So you’ve probably thought this through. If not, hold the scissors! Cancelling a credit card is more extensive of a procedure than just physically scissoring at it. Yes, I know, no dramatic filmic moment to recreate here, guys. What you do want to do, however, is to protect your credit score from dropping whilst cancelling it for good.
The first thing to ask yourself is do you actually need to cancel your credit card? Although it doesn’t hurt to have a card lying around, the second question you need to ask yourself is: why is it lying around?
Do you have a bad attitude towards spending or did you run low on balance? Irrespective of whatever the case may be, having a line of credit on a card with little to no balance will help your credit score, coming handy in times of emergencies. So maybe cancelling the card isn’t the best choice here. However if you have more than your fair share of cards or just a really uncontrollable urge to go on a spree, feel free to read ahead.
Paying Off the Dues
Before you grab those scissors, (you know you want to) you should ensure that all the existing balance has been paid off. If this isn’t financially possible for you, you may want to transfer this balance onto another card you don’t intend to cancel. In addition to this, you want to make sure that you’ve tapped in your card to receive all cash out rewards. This because once the card is cancelled, the rewards will be too.
Contacting Customer Care
To cancel the card, you must disclose this to the agency or corporation that issued you the card. To do this, look for the number on the back of your card. This will connect you directly to customer care, where you can tell them that you’ve decided to cancel you card and close your account. The representative of the cooperation may ask why you want to close the account (and even try to talk you out of it).It’s handy to have a bill and your card in front of you when calling so all information regarding it can be giving to you. Additionally, if possible, note down the representatives’ name for future calls to circumvent conflicts that may arise later. If you do plan on cancelling the card, it’s best to do this in writing as well, either by emailing the agency or writing them a letter.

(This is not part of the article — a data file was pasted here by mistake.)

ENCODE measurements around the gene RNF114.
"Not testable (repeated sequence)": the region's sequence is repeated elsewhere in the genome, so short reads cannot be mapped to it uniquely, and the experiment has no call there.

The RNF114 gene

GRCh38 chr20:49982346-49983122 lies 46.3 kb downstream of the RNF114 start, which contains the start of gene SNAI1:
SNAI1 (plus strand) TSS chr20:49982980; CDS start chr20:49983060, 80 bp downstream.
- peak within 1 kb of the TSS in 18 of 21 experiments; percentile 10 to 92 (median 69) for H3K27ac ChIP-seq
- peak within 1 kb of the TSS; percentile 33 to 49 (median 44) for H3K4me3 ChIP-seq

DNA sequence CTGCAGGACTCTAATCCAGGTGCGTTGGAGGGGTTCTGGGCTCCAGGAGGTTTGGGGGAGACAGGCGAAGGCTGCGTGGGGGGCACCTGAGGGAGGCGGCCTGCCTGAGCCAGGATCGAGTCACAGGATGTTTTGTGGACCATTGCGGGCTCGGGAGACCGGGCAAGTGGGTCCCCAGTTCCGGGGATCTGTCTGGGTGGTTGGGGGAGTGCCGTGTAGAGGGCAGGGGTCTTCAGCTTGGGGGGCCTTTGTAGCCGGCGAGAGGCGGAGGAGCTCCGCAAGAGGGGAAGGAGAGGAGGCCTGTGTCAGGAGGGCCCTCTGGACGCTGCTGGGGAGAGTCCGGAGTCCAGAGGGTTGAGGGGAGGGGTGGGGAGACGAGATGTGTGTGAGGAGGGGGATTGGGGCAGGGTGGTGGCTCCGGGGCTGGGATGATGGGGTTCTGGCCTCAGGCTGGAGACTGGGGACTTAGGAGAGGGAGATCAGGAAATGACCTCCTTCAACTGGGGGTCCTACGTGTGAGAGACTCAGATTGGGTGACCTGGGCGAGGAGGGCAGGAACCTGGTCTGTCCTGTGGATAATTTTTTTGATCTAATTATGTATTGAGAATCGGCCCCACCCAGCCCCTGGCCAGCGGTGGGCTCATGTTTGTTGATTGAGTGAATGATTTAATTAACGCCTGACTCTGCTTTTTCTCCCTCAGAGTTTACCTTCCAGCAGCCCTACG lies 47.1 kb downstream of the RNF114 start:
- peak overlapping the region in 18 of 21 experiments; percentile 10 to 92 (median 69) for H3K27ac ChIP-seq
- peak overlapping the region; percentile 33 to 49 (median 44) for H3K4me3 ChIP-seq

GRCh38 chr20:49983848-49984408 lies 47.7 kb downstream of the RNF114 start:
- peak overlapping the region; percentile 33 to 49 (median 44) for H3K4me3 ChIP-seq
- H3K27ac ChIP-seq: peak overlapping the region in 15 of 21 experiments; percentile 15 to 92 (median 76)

Reconsidering the Cancellation
You may feel like you now have more knowledge about the matter than you did initially, after contacting customer care. This may mean that you’re willing to look for counter offers such as credit points and lower interest rate. If the offers aren’t good enough, you may want to stand your ground and stick to the cards cancellation.
Protecting Credit Score
The most crucial aspect in this entire procedure is to follow the plan without hurting your credit score. To do this, you may want to consider cancelling your card after you’ve been issued a new one and not in the process of it. Before cancellation, you may want to increase your credit score incase your credit does decrease, keeping it at a constant.
Reviewing the Credit Report
After the procedure above is followed, the last thing to ensure the cancellation is to review your credit report. You may need to request this from the cooperation that is responsible for issuing you the card. When you receive the report, make sure it is accurate and contact customer care if the report is inaccurate.